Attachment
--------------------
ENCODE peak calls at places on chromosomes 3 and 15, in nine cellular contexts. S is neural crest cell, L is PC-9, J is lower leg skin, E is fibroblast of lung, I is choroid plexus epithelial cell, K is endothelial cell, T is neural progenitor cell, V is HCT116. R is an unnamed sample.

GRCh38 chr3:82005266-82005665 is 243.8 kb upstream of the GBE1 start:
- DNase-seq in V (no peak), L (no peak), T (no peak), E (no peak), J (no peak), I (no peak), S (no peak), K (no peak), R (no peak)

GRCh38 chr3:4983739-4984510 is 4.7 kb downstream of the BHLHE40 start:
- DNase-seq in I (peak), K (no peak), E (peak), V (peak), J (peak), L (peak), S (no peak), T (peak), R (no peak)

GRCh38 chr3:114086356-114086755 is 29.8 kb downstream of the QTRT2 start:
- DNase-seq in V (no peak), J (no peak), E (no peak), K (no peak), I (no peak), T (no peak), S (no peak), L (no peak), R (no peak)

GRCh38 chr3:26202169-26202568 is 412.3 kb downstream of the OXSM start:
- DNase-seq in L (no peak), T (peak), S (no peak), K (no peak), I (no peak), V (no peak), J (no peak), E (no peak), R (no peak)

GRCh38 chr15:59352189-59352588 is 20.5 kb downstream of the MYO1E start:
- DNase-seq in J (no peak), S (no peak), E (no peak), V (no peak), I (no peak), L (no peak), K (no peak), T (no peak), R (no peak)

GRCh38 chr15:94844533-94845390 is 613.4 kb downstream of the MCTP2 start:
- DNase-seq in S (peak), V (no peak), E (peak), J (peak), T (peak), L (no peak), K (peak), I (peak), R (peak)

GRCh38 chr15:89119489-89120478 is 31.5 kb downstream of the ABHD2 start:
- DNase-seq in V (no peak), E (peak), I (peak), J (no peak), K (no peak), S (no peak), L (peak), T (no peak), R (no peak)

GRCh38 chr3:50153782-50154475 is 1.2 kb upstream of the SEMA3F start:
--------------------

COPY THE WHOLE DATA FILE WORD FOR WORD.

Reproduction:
ENCODE peak calls at places on chromosomes 3 and 15, in nine cellular contexts. S is neural crest cell, L is PC-9, J is lower leg skin, E is fibroblast of lung, I is choroid plexus epithelial cell, K is endothelial cell, T is neural progenitor cell, V is HCT116. R is an unnamed sample.

GRCh38 chr3:82005266-82005665 is 243.8 kb upstream of the GBE1 start:
- DNase-seq in V (no peak), L (no peak), T (no peak), E (no peak), J (no peak), I (no peak), S (no peak), K (no peak), R (no peak)

GRCh38 chr3:4983739-4984510 is 4.7 kb downstream of the BHLHE40 start:
- DNase-seq in I (peak), K (no peak), E (peak), V (peak), J (peak), L (peak), S (no peak), T (peak), R (no peak)

GRCh38 chr3:114086356-114086755 is 29.8 kb downstream of the QTRT2 start:
- DNase-seq in V (no peak), J (no peak), E (no peak), K (no peak), I (no peak), T (no peak), S (no peak), L (no peak), R (no peak)

GRCh38 chr3:26202169-26202568 is 412.3 kb downstream of the OXSM start:
- DNase-seq in L (no peak), T (peak), S (no peak), K (no peak), I (no peak), V (no peak), J (no peak), E (no peak), R (no peak)

GRCh38 chr15:59352189-59352588 is 20.5 kb downstream of the MYO1E start:
- DNase-seq in J (no peak), S (no peak), E (no peak), V (no peak), I (no peak), L (no peak), K (no peak), T (no peak), R (no peak)

GRCh38 chr15:94844533-94845390 is 613.4 kb downstream of the MCTP2 start:
- DNase-seq in S (peak), V (no peak), E (peak), J (peak), T (peak), L (no peak), K (peak), I (peak), R (peak)

GRCh38 chr15:89119489-89120478 is 31.5 kb downstream of the ABHD2 start:
- DNase-seq in V (no peak), E (peak), I (peak), J (no peak), K (no peak), S (no peak), L (peak), T (no peak), R (no peak)

GRCh38 chr3:50153782-50154475 is 1.2 kb upstream of the SEMA3F start: